I was caught recently downplaying one of my accomplishments. My husband, Mike, called me on it, which reminded me how engrained this behavior can become. I teach differences in gender communications. I teach women how to comfortably talk about their accomplishments. Yet, I too, found myself temporarily dropping back into an old behavior.
I am always happy to spend time talking to women who are trying to identify the best path for their career development. If you would like to see if this program is right for you, contact me at Susan@WomenLeadingTogether.com. If you know you need support in talking about your accomplishments, click here for details on the virtual program which starts March 4.
3 Reasons You Need to Say “I”
“If I keep my head down and do good work, they will notice and I’ll be recognized.”
This statement is false. We would like to believe that our hard work will automatically be noticed and that we will be appreciated and rewarded for it. That is often not the case, especially during stressful and chaotic times in business. To be recognized for your work, you have to let people know what you are accomplishing.
“It feels like bragging when I talk about myself.”
I frequently hear this statement from women. We learn at an early age to keep the playing field level with our friends. That is important to being “liked” and as little girls, we are taught that it is good to be liked.
Business is not about keeping the playing field level. It’s about competition. The foundation of capitalism is laid on healthy competition. We need to play in that game, and do so in a way that feels authentic to us as women.
Here are the three reasons you need to learn to communicate your accomplishments and differentiate yourself:
The squeaky wheel gets the grease. People are busy. If something isn’t brought to their attention, it is easy to overlook it. If you assume your manager or others are noticing, you may be wrong.
What may be obvious to you isn’t obvious to others. You are closer to your work. You know the challenges you face, how difficult it is to get something done, what you sacrificed to make it happen and how you creatively solved the problem. Everyone else sees the result, and from their perspective, it may have looked like an easy thing to do.
Your peers are talking about their accomplishments. In business, performance among individuals is relative. Not everyone gets promoted, not everyone gets the big raises and bonuses. Even if you are working in a team, you are contributing something unique. When it comes time to decide relative performance, you need to be able to distinguish and communicate your role. Your peers are doing so, especially the men, who are more likely to be comfortable with it.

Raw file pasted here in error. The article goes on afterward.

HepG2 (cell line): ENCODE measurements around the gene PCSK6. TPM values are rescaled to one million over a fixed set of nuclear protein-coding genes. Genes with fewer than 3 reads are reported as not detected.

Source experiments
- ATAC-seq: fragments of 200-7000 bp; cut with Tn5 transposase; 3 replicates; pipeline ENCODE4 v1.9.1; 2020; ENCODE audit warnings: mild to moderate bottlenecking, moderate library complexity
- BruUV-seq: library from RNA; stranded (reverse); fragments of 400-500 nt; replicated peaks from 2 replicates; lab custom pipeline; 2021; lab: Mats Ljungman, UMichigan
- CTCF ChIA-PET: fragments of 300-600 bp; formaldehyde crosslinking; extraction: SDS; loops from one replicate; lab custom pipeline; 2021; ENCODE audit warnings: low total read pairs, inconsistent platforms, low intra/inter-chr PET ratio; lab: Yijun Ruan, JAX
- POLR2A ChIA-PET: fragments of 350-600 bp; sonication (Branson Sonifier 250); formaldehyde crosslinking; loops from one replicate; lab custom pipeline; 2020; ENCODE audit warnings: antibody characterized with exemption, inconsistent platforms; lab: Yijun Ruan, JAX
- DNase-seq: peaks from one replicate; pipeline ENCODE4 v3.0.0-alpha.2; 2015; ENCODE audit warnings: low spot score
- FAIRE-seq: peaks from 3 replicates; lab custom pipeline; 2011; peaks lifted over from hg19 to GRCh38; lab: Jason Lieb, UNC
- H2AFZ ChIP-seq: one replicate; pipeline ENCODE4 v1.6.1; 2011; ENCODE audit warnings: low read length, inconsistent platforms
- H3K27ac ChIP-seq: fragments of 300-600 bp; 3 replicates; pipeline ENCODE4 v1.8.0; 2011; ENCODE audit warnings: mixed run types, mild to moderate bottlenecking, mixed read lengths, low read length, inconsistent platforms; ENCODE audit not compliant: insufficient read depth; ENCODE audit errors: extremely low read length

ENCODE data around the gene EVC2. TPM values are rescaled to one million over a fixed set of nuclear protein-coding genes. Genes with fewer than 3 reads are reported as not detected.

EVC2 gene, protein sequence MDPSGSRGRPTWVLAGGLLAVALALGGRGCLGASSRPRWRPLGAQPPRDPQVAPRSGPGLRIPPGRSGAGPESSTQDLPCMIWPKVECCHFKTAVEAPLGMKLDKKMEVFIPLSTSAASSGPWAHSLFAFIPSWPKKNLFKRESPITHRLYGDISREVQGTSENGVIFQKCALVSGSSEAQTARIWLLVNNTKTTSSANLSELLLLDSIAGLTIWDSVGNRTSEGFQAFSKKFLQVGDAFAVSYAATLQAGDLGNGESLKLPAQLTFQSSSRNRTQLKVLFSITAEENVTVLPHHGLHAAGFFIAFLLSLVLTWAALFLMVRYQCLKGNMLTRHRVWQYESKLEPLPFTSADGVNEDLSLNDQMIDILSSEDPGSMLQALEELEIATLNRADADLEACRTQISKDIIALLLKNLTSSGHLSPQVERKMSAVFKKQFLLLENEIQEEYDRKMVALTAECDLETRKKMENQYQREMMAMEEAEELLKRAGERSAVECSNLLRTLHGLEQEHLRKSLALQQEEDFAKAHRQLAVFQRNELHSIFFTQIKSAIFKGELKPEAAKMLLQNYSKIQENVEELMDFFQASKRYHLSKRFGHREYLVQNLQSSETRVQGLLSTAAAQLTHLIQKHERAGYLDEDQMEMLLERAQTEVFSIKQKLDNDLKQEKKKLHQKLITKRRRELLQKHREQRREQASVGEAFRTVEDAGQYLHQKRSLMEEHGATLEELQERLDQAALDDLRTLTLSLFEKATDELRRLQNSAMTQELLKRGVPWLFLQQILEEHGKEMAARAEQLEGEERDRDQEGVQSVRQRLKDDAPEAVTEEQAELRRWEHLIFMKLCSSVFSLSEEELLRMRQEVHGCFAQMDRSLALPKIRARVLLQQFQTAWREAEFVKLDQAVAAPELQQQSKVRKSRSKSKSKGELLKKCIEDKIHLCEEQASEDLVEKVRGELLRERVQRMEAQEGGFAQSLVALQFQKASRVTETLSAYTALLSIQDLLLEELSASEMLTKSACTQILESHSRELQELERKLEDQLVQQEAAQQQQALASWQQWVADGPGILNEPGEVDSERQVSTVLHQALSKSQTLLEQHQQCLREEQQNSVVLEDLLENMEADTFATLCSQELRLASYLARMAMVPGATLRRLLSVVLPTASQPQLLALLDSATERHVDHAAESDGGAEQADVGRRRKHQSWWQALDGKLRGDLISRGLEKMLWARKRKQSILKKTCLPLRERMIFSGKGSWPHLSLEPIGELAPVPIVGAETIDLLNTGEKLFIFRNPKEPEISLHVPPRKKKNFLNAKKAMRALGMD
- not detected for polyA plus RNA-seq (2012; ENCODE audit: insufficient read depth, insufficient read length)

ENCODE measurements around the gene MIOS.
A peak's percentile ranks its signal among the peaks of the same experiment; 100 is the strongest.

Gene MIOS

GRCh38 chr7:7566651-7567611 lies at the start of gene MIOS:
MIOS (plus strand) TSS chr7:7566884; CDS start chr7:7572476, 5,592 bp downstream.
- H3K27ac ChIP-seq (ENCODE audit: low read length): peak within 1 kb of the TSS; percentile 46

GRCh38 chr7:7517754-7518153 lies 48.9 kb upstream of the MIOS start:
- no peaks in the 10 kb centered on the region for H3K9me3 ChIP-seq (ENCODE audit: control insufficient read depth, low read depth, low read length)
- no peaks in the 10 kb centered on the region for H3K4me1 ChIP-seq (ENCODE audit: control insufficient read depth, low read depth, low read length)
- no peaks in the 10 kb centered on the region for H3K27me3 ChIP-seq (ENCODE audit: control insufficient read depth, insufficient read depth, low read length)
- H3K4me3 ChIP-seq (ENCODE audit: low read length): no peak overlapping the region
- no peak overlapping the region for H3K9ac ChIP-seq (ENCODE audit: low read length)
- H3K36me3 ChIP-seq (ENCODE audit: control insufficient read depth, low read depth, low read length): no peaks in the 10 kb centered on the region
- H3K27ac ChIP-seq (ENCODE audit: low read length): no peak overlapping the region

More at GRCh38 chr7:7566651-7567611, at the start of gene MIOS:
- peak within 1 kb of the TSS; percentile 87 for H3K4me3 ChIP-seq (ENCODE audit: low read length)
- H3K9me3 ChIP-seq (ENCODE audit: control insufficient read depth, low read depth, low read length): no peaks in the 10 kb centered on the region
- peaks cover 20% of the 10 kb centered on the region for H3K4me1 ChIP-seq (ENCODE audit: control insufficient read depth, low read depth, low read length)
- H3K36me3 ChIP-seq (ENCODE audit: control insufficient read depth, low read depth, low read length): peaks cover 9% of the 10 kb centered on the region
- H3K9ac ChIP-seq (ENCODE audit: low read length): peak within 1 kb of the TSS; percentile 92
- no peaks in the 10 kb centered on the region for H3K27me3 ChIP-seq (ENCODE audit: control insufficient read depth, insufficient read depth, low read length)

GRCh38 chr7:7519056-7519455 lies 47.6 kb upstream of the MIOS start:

This is hard for many women. It feels like bragging, yet if we don’t talk about our accomplishments, they can go unnoticed or unappreciated. I teach women how to overcome the reluctance to talk about themselves. They learn to do it in a way that feels comfortable and in a safe practice environment. It is one of the 3 key skills in my virtual program Creating Your Career Opportunities: 3 Key Skills to Getting What You Want™.
You may tell yourself, “It’s ok, as long as I know I’m helping.” Yes, serving is good. However, you invest a lot of your time, energy and effort into your work. You deserve to be recognized and appreciated for what you do.
If talking about your accomplishments is uncomfortable, I encourage you to sign up for Creating Your Career Opportunities™. Women who have attended this program have received promotions, higher performance factors and secured the jobs they wanted. The next program starts March 4th. Take the initiative to be recognized and appreciated. Contact Susan directly at Susan@WomenLeadingTogether.com to see if this program is for you or click here.
Susan Hodge created Women Leading Together in order to provide seminars, workshops, and coaching circles to help career women move forward to create fulfilling careers. Visit our website at www.WomenLeadingTogether.com.